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Re: Tesla's "COIL FOR ELECTRO-MAGNETS".
« Reply #761 on: January 22, 2014, 06:14:27 AM »
Farmhand:

I looked at your clips and you may be observing some similar effects but it's hard to tell from the viewpoint of the watcher of the clip.  Your comments and observations about being on resonance vs. off resonance are correct like you stated, but real measurements with a scope and everything else make a difference.

Conrad has a great test setup.  For example, a typical experimenter connects a load resistor and the pulse motor speeds up past the resonance point and they call that the "delayed Lenz effect."  What about what happens when you connect a load resistor and you want to still measure what happens at resonance?  That's more interesting information.  With Conrad's setup he just has to lower the voltage to the DC motor and then run at the resonance frequency and make some more measurements.  This allows you to do a nice A-B comparison:  Behaviour with and without a load resistor at the resonance frequency.  Note you can still measure the DC motor power consumption.

Likewise, you have to consider the wire resistance of the coil relative to the resistance of the load resistor.  You can always measure the power dissipation in the load, or in the coil-load combination.  It's all relevant data that can't be ignored if you want to track where the power is going.

And impedance matching is the dominant factor in all of this.  With a pickup coil with a load resistance that varies between zero ohms and infinity ohms and no capacitor, we know that there is no power dissipation in the load resistor at either extreme because it is a complete impedance mismatch.  Likewise, we know that at the matched impedance you get maximum power dissipation in the load resistor (and in the coil.)  Something similar is happening when you throw the capacitor in the mix.  Resonance comes into play and tends to make the coil suck more power to burn off in one or both resistances, but clearly impedance matching is coming into play just the same.  Note even with a cap, if the load resistor is zero or infinity, you still get zero power transfer into the load.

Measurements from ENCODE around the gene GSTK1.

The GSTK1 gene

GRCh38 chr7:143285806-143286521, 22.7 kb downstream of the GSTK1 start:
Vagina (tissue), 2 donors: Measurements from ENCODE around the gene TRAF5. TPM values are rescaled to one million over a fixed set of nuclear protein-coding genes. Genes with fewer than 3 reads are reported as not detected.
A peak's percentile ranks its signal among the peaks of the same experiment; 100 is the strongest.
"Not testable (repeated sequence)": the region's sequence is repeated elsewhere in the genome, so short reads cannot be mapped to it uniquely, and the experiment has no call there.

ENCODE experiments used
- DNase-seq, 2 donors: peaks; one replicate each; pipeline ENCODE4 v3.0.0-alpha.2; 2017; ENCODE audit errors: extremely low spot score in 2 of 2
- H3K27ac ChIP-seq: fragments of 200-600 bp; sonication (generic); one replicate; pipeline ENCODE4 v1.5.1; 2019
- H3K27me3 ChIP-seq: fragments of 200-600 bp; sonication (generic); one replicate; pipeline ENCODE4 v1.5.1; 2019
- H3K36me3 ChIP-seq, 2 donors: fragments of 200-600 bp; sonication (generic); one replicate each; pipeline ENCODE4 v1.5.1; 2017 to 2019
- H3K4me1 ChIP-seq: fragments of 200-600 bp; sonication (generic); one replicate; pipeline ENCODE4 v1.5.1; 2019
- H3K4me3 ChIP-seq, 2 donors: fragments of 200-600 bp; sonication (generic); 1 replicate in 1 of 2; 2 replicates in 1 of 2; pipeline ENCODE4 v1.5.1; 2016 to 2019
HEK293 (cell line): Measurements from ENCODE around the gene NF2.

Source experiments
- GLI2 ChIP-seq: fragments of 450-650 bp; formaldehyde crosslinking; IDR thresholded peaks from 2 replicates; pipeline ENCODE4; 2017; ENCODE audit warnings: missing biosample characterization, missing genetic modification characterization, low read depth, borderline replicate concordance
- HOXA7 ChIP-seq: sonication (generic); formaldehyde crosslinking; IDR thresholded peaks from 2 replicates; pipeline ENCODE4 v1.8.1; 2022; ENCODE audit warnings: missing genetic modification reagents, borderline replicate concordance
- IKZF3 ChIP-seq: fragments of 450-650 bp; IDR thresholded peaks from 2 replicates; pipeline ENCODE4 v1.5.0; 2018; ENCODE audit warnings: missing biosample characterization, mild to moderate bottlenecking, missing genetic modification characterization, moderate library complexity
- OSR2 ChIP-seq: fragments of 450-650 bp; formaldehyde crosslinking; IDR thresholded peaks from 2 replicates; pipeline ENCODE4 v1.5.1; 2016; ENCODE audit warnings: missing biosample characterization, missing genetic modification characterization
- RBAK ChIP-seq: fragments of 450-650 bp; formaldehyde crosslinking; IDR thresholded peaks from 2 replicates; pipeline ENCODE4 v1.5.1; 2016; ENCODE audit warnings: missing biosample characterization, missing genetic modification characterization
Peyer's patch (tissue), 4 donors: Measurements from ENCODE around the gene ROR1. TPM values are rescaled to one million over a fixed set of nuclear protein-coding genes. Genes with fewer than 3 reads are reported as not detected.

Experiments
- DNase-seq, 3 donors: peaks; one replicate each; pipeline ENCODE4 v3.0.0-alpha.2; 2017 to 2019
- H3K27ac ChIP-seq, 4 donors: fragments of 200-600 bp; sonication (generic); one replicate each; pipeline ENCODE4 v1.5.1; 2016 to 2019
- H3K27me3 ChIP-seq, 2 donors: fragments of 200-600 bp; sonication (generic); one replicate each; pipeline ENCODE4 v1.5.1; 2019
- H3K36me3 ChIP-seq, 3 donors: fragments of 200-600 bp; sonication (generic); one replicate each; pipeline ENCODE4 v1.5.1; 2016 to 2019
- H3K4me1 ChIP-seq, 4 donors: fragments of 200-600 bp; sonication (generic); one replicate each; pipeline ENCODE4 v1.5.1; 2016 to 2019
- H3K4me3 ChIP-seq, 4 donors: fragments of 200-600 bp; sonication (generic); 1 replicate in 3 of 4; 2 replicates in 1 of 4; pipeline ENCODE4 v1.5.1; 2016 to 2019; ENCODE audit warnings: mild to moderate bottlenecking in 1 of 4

Is there really and truly a "delayed Lenz effect?"  The answer is almost there, you just have to look for it.  It's such an easy experiment also.  You just put a tiny sensor coil on the other side of the spinning rotor magnet.  With some care and some experimentation you can find a way to use the sensor coil as a scope trigger and as a top-dead-center indicator relative to the real pickup coil.  Then you simply look at the current waveform for "no delayed Lenz" and "delayed Lenz."  You will be able to precisely determine if the pickup coil is in repulsion or attraction as the rotor magnet spins by, by carefully analysing the current waveform in the coil relative to the angular position of the rotor magnet.  You do the A-B comparison with the no-capacitor case at the same frequency.